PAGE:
HPC-Europa3 visit: detecting floating objects in the sea using aerial images

Author: Guest blogger
Posted: 29 Mar 2018 | 07:57

Dr Antonio Javier Gallego visited EPCC under the HPC Europa 3 Programme. He recounts his experiences in this blog article.

My name is Antonio Javier Gallego and I am from Alicante, Spain. I visited EPCC under the HPC-Europa3 programme hosted by Prof. Robert 'Bob' Fisher at The University of Edinburgh's School of Informatics. My research project consisted of the development of methods for the detection of floating objects in the sea from aerial images. In particular, two methods were proposed: one for the detection of oil spills and another for locating people in the sea (ie drowned, shipwrecked, or fallen overboard).

According to information obtained from the Spanish Maritime Safety Agency (SASEMAR), maritime traffic spills more than 20 million m3/year of both oil and other hydrocarbons into the waters of the European Union. The presence of oil slicks on the sea surface requires early detection to activate emergency protocols focused on controlling the environmental impact and ecological damage to be carried out. Detection and monitoring are usually performed manually using two kinds of sensors: images in a visible spectrum and Synthetic Aperture Radar (SAR). The presence of oil slicks on the surface of the sea requires early detection to activate emergency protocols focused on minimising the environmental impact and ecological damage. However, the locating of oil spills is a task that is usually performed manually.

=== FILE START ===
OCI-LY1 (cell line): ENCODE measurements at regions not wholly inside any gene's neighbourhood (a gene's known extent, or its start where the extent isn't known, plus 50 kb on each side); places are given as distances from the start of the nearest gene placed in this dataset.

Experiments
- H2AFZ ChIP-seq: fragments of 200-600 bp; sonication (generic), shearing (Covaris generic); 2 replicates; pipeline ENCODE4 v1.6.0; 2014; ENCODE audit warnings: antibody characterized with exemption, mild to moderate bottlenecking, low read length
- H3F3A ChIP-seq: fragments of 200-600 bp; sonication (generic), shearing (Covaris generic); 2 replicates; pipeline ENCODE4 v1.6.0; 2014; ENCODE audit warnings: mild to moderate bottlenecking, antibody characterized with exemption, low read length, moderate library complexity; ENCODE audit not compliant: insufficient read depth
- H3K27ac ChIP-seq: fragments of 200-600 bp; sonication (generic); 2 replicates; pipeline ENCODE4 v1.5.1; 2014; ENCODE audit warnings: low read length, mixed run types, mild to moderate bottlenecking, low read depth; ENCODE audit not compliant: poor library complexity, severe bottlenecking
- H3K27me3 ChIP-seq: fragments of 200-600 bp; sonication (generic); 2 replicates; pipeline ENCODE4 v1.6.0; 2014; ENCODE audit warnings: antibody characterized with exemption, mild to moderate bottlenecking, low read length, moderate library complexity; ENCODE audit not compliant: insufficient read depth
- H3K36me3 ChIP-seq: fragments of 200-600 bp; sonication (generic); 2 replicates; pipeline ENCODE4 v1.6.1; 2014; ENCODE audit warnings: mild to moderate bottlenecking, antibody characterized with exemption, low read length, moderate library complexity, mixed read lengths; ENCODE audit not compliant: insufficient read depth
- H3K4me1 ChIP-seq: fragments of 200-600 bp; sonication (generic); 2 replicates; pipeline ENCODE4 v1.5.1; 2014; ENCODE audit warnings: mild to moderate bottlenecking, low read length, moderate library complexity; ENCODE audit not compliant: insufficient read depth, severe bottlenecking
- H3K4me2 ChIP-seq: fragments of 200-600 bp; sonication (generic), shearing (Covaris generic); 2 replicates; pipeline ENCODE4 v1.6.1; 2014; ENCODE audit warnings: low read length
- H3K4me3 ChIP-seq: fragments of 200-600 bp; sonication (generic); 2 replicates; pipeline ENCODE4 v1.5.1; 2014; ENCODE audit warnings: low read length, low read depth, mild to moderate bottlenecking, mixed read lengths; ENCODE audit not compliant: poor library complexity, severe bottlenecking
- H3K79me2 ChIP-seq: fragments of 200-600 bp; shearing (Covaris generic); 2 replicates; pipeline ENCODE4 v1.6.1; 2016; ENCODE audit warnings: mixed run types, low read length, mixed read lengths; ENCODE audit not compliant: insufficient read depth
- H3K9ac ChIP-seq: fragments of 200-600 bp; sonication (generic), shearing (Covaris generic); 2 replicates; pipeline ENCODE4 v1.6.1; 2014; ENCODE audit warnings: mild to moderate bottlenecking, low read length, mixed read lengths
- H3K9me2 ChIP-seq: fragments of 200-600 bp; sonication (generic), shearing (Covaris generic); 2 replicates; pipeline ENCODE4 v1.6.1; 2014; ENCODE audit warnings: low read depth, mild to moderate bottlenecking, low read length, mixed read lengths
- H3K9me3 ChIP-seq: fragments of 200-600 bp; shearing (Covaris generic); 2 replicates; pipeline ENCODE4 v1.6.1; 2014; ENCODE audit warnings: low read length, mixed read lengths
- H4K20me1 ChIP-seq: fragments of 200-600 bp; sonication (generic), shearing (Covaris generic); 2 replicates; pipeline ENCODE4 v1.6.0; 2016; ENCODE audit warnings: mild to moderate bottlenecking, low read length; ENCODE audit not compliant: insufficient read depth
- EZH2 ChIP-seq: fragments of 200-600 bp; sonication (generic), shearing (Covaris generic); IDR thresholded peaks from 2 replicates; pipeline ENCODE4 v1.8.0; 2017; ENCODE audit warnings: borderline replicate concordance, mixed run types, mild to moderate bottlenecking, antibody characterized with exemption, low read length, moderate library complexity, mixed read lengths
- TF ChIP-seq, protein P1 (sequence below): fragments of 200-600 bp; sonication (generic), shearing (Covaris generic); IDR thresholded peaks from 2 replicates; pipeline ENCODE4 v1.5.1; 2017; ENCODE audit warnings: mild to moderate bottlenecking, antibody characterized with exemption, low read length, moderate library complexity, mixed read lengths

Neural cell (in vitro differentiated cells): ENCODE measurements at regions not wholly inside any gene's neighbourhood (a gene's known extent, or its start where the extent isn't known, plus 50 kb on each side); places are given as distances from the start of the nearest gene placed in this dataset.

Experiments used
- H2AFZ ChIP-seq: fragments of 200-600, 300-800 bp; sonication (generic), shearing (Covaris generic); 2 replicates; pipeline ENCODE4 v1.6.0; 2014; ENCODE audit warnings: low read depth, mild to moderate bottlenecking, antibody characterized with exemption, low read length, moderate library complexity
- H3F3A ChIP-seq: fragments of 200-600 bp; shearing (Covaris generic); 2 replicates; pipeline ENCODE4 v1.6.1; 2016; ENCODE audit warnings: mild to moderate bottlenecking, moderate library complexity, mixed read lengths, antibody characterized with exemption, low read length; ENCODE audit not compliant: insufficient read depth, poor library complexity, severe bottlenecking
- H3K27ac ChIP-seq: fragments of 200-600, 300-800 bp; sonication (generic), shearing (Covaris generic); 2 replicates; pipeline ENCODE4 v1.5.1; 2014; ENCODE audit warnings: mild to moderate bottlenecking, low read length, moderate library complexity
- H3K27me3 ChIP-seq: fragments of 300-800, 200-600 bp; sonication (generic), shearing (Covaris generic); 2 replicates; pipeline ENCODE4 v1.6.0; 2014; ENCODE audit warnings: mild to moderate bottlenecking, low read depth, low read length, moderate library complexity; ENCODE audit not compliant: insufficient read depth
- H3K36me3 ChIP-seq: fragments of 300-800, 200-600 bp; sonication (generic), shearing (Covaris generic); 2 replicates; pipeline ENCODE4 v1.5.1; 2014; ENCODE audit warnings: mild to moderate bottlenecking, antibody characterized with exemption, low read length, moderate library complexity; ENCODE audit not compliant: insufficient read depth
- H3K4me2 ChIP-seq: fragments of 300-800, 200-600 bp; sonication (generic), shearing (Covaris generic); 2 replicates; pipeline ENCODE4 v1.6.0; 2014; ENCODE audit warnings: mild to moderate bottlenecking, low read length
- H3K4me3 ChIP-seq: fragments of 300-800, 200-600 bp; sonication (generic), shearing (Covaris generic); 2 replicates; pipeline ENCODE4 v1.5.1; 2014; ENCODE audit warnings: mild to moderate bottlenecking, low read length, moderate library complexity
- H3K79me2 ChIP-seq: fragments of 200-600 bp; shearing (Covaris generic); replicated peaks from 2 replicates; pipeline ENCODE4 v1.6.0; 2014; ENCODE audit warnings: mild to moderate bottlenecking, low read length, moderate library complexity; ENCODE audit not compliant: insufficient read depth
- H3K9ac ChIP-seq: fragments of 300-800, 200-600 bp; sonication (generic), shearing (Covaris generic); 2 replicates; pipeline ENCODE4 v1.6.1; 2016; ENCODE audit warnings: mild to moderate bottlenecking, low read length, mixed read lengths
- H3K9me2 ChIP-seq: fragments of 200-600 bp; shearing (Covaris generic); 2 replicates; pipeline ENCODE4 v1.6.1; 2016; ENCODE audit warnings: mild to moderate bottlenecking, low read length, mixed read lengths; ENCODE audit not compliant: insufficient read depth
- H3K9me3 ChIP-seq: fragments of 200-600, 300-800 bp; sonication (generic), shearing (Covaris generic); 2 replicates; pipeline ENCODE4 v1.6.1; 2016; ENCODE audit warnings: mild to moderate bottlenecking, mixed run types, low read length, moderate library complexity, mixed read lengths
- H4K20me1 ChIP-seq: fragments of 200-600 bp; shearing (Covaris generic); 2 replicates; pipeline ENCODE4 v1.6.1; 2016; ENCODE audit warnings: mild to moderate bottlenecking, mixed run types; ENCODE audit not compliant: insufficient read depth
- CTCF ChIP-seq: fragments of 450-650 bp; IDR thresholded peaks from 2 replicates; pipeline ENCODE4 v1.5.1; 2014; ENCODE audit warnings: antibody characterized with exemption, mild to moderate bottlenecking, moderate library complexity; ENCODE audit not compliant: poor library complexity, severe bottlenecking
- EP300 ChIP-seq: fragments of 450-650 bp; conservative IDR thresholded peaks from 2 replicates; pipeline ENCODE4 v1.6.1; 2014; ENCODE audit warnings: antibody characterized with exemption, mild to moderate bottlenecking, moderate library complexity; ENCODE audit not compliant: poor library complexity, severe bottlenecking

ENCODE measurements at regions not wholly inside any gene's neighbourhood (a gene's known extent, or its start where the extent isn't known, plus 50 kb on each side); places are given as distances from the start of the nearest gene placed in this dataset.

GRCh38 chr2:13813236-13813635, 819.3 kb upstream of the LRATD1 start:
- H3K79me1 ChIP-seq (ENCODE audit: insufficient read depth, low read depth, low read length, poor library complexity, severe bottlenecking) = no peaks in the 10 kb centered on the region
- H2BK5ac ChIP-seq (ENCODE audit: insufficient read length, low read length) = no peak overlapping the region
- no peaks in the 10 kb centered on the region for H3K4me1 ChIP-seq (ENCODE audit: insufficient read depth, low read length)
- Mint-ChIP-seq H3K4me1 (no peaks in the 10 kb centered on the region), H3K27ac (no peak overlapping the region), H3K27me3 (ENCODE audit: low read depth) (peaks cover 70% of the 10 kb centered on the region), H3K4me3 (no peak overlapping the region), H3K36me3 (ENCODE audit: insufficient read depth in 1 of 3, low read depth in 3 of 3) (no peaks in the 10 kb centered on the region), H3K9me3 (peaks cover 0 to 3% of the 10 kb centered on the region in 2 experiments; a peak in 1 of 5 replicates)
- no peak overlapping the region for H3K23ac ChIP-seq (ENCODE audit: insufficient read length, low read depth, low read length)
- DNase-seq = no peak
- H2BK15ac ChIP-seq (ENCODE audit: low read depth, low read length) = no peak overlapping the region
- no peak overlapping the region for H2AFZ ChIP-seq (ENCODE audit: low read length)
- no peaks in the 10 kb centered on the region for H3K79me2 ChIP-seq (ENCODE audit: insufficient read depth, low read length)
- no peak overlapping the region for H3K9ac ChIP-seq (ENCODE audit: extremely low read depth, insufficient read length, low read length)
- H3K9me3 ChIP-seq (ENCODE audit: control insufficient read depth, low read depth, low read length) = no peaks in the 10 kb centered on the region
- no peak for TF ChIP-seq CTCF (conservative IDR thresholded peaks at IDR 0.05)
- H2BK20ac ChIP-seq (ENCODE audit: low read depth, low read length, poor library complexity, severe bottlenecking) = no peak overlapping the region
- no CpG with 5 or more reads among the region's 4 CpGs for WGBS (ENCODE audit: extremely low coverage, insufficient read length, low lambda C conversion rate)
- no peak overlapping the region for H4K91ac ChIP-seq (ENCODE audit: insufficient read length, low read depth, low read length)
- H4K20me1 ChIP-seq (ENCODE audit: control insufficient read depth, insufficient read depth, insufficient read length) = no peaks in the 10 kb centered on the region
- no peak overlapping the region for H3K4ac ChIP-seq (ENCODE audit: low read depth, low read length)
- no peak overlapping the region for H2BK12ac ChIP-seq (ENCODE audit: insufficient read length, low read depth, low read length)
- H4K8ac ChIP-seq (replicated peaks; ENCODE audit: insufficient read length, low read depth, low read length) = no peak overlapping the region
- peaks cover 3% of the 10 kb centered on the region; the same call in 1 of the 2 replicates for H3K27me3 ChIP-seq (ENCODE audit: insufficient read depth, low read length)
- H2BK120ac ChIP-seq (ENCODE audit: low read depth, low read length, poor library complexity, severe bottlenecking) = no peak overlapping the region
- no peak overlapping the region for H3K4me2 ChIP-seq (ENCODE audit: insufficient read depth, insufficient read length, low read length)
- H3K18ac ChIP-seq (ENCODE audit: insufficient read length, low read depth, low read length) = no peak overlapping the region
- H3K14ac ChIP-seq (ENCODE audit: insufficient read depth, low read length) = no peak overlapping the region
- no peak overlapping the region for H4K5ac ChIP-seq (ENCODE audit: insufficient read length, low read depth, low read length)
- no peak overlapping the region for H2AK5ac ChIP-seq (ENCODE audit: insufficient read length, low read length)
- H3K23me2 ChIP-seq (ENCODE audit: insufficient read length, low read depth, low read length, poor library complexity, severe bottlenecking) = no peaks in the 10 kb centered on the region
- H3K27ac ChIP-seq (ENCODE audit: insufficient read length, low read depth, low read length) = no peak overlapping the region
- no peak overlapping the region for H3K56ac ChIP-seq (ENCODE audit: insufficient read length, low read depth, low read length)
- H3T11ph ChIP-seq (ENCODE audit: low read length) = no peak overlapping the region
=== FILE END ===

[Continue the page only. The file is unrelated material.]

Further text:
The same problem occurs when trying to locate people in the sea. In Spain, small boats with immigrants arrive on the coast almost every day. Unfortunately, many of them are shipwrecked, and due to the waves and to the large area to explore, rescue missions are laborious and expensive. The maritime rescue service does not have any type of automatic system to help them in the search, therefore an application for this task is of great interest.

I used EPCC's Cirrus HPC platform with TensorFlow for the development and training of the necessary algorithms. The computational resources from this machine were mainly used to parallelise a grid-search process to explore several network configurations. As a result of this research I have written two scientific publications jointly with my host professor, which will be made publicly available along with the results obtained.

I really enjoyed my time in Edinburgh, since in addition to work I also had time for sightseeing. It is a really beautiful city, with lots of interesting things to see and shows to enjoy.

The current HPC-Europa3 Call will close on 17th May 2018.